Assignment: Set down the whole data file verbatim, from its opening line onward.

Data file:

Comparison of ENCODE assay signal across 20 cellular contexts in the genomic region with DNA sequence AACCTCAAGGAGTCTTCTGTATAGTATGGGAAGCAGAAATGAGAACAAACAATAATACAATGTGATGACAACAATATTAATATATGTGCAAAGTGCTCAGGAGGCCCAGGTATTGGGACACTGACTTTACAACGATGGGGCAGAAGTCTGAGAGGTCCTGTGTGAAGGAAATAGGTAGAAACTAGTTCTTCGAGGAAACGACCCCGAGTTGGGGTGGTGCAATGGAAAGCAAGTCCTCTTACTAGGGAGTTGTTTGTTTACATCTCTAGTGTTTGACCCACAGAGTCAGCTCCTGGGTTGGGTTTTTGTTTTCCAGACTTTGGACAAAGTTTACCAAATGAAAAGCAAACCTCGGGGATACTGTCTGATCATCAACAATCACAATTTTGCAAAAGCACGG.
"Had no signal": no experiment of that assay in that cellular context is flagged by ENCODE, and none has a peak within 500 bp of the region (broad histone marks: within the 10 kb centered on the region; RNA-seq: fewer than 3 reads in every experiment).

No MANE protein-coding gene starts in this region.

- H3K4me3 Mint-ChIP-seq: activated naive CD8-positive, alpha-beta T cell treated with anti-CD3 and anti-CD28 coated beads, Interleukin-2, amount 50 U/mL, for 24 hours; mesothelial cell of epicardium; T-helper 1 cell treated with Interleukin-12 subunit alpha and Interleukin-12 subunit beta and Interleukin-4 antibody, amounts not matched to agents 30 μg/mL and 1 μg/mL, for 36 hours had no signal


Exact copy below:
Comparison of ENCODE assay signal across 20 cellular contexts in the genomic region with DNA sequence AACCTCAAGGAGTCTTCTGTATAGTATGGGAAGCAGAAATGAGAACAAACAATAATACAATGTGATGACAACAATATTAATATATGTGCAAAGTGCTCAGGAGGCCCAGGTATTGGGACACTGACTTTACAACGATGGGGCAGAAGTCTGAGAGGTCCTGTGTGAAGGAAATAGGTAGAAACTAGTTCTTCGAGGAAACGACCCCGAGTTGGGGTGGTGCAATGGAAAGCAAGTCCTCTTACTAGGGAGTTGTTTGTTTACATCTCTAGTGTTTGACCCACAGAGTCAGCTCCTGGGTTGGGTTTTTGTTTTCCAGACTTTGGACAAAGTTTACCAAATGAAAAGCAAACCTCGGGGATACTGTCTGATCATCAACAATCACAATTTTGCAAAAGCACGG.
"Had no signal": no experiment of that assay in that cellular context is flagged by ENCODE, and none has a peak within 500 bp of the region (broad histone marks: within the 10 kb centered on the region; RNA-seq: fewer than 3 reads in every experiment).

No MANE protein-coding gene starts in this region.

- H3K4me3 Mint-ChIP-seq: activated naive CD8-positive, alpha-beta T cell treated with anti-CD3 and anti-CD28 coated beads, Interleukin-2, amount 50 U/mL, for 24 hours; mesothelial cell of epicardium; T-helper 1 cell treated with Interleukin-12 subunit alpha and Interleukin-12 subunit beta and Interleukin-4 antibody, amounts not matched to agents 30 μg/mL and 1 μg/mL, for 36 hours had no signal